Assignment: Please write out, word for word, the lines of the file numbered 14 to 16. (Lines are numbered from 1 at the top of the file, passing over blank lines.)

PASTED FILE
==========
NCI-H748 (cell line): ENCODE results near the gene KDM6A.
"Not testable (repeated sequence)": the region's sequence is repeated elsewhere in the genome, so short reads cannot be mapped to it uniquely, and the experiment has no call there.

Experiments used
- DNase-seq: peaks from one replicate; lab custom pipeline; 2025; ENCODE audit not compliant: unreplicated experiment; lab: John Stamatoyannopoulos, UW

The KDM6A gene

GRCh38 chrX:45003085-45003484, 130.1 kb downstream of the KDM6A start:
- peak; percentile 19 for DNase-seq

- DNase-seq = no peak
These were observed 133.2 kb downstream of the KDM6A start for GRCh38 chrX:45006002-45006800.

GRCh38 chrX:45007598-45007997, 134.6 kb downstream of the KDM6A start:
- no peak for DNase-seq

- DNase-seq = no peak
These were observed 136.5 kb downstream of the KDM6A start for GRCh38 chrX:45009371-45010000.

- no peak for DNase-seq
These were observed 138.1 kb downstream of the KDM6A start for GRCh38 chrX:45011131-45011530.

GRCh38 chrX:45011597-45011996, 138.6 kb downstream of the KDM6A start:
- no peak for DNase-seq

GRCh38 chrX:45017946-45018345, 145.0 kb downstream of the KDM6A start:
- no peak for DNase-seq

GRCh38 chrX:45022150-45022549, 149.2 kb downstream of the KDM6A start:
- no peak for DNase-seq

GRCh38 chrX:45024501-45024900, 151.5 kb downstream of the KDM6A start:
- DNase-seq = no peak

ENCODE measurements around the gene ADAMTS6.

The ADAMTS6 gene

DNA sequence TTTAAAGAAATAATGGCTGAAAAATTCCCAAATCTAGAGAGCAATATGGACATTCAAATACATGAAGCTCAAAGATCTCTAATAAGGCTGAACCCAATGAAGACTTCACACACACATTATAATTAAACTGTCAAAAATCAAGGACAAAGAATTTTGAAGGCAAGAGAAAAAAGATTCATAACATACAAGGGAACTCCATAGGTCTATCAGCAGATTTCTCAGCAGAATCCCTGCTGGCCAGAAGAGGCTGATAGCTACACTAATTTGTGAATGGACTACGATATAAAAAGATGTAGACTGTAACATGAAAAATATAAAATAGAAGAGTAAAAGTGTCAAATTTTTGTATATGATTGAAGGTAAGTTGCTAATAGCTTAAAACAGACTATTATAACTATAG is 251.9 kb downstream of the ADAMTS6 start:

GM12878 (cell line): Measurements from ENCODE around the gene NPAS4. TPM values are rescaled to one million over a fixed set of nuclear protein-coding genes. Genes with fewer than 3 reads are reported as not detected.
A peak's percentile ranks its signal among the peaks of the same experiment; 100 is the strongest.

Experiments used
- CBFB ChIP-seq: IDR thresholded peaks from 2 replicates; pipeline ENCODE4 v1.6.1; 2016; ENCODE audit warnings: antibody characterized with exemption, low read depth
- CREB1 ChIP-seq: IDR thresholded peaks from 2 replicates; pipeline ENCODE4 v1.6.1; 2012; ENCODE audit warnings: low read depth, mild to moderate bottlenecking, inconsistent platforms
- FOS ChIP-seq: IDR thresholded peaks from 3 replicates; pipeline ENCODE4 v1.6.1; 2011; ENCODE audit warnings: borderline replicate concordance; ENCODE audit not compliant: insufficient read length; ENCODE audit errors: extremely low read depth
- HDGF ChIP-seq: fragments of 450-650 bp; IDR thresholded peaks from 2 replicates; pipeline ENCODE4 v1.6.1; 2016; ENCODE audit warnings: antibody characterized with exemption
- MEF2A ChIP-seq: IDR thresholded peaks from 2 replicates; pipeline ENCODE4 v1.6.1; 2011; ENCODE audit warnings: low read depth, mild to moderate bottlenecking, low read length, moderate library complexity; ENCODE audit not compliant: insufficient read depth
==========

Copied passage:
- no peak for DNase-seq
These were observed 138.1 kb downstream of the KDM6A start for GRCh38 chrX:45011131-45011530.

GRCh38 chrX:45011597-45011996, 138.6 kb downstream of the KDM6A start: